Mausoleum of Asaf ibn Burhia, Osh
At the southeastern edge of the sacred mountain Sulaiman-Too, there is a famous place of pilgrimage for Muslims - the Asaf ibn Burhia Mausoleum. The mausoleum was named after King Suleiman’s vizier, who, according to tradition, wanted to be buried at the foot of this mountain.
The Asaf ibn Burhia Mausoleum was built in the 18th century, in keeping with the best traditions of the Fergana architectural school. Over time, the building has been restored many times at private expense of wealthy citizens from Osh and Andijan. Scientists justifiably believe that in place of the mausoleum there used to be an older religious building, from the 10th or 12th centuries.
Today, the Asaf ibn Burhia Mausoleum is one of the oldest monuments surviving in Osh. It is a rectangular portal-domed structure of 7,3 by 9,59 meters. The corners of the building, as is customary in Islamic architecture, are oriented to the cardinal points. Its dome, 4.4 meters in diameter, rests on an octagonal drum. The interior part has an octagonal shape with sides of 2.11 to 2.23 m in length. Of special beauty is a portal-domed mausoleum niche. The upper part of the portal is crowned with battlements in the form of a stylized trefoil. Its edges are decorated with ornamental columns. The whole entrance alcove is decorated with a sophisticated ganch decor.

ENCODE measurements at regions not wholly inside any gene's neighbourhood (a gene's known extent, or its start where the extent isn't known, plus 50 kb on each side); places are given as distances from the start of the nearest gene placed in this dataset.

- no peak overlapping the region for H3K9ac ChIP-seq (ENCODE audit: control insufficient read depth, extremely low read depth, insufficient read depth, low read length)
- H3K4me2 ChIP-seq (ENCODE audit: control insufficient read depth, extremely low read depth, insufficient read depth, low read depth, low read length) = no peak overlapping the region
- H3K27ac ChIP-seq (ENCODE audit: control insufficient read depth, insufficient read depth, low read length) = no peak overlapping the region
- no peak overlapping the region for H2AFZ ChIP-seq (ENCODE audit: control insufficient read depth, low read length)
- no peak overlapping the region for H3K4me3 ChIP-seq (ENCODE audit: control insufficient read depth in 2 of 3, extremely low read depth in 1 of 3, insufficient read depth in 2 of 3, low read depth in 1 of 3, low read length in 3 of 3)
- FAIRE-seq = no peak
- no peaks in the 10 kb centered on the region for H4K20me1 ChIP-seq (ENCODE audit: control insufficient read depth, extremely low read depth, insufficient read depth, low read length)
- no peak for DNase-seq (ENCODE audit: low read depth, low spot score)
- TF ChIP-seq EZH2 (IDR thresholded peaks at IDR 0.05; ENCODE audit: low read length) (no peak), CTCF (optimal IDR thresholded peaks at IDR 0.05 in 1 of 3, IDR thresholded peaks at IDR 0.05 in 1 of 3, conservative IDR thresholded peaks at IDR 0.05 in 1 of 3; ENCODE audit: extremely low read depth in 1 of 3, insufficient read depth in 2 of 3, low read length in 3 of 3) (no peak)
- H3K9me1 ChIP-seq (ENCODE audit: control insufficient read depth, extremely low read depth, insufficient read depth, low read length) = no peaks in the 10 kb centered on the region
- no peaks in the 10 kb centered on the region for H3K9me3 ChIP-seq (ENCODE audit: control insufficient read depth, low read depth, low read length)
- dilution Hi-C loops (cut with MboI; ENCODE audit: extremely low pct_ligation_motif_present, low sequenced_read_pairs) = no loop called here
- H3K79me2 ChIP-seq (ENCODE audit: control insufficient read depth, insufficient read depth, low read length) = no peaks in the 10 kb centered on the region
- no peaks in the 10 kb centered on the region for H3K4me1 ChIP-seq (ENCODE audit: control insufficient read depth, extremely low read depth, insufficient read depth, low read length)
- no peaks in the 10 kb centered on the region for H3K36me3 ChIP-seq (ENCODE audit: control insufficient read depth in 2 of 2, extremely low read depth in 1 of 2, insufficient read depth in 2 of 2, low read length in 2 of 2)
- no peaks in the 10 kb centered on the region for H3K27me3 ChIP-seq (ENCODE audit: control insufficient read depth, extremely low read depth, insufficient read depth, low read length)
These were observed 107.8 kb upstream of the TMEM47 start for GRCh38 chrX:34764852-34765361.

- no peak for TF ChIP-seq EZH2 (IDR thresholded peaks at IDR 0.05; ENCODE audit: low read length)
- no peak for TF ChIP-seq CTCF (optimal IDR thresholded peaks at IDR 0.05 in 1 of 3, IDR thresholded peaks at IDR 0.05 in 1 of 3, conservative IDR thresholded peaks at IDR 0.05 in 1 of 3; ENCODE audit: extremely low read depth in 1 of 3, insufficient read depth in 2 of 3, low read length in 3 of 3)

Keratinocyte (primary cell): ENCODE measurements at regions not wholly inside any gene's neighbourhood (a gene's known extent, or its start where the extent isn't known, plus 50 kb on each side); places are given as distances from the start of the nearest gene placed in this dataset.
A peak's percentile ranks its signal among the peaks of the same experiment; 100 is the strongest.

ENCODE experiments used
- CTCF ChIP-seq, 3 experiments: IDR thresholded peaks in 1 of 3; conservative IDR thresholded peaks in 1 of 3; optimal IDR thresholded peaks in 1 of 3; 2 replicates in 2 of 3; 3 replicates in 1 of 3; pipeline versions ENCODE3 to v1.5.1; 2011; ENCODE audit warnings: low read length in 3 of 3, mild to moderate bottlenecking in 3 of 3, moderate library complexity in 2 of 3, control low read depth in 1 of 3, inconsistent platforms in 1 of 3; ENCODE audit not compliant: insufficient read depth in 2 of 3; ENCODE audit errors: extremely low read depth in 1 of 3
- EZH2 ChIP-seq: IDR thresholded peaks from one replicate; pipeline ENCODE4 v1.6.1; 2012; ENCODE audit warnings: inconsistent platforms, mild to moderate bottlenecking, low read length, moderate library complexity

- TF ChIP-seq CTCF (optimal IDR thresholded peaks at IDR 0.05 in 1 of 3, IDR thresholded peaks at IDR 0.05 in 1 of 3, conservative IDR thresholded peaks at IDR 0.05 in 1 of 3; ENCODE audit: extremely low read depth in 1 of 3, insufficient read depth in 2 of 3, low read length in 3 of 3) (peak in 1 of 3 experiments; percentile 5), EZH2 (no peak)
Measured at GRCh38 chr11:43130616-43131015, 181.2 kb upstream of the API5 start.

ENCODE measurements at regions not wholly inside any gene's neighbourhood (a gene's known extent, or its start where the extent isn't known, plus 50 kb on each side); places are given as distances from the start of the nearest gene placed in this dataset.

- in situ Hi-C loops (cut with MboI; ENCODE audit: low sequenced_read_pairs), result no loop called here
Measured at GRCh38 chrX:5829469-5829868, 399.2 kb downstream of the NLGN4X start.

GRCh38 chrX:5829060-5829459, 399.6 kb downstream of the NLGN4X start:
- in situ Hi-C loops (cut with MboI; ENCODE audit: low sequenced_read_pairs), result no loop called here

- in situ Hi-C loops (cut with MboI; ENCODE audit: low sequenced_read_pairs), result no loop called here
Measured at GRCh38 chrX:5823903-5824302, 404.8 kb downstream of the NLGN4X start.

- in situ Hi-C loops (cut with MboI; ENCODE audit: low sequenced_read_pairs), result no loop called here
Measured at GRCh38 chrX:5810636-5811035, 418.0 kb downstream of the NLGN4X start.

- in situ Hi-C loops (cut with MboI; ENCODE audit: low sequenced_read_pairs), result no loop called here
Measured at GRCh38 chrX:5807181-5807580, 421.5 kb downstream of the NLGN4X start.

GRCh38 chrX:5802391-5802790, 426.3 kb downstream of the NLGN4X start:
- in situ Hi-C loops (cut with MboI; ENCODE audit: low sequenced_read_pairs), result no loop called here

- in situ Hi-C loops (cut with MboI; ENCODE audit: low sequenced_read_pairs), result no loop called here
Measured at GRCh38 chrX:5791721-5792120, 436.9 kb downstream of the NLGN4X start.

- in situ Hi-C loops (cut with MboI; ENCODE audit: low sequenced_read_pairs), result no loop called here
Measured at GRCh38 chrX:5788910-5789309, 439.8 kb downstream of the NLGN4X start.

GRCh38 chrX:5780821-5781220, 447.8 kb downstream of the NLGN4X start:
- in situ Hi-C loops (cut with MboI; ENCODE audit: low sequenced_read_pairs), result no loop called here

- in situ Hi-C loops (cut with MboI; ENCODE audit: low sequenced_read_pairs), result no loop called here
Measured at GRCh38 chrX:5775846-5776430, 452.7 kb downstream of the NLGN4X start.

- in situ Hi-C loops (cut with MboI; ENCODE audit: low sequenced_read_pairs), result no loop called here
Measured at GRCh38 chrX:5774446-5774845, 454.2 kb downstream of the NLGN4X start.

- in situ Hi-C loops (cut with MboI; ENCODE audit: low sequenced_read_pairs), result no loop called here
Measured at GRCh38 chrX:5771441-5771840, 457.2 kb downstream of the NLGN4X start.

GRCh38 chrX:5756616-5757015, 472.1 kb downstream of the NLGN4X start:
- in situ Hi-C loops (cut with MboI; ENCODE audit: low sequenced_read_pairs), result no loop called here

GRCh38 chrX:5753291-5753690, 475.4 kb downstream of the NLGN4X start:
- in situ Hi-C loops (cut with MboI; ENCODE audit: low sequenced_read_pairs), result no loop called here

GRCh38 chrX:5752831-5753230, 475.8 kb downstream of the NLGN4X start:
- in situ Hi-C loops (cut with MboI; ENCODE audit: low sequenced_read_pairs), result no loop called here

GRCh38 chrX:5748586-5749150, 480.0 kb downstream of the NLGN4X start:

From 1999 to 2000 the mausoleum dome was partially restored as part of celebration project of the 3,000th anniversary of Osh. And in 2013, the work on reconstruction of the mausoleum upper part and dome windows, as well as restoration of the original design of the facade and interior decoration has begun.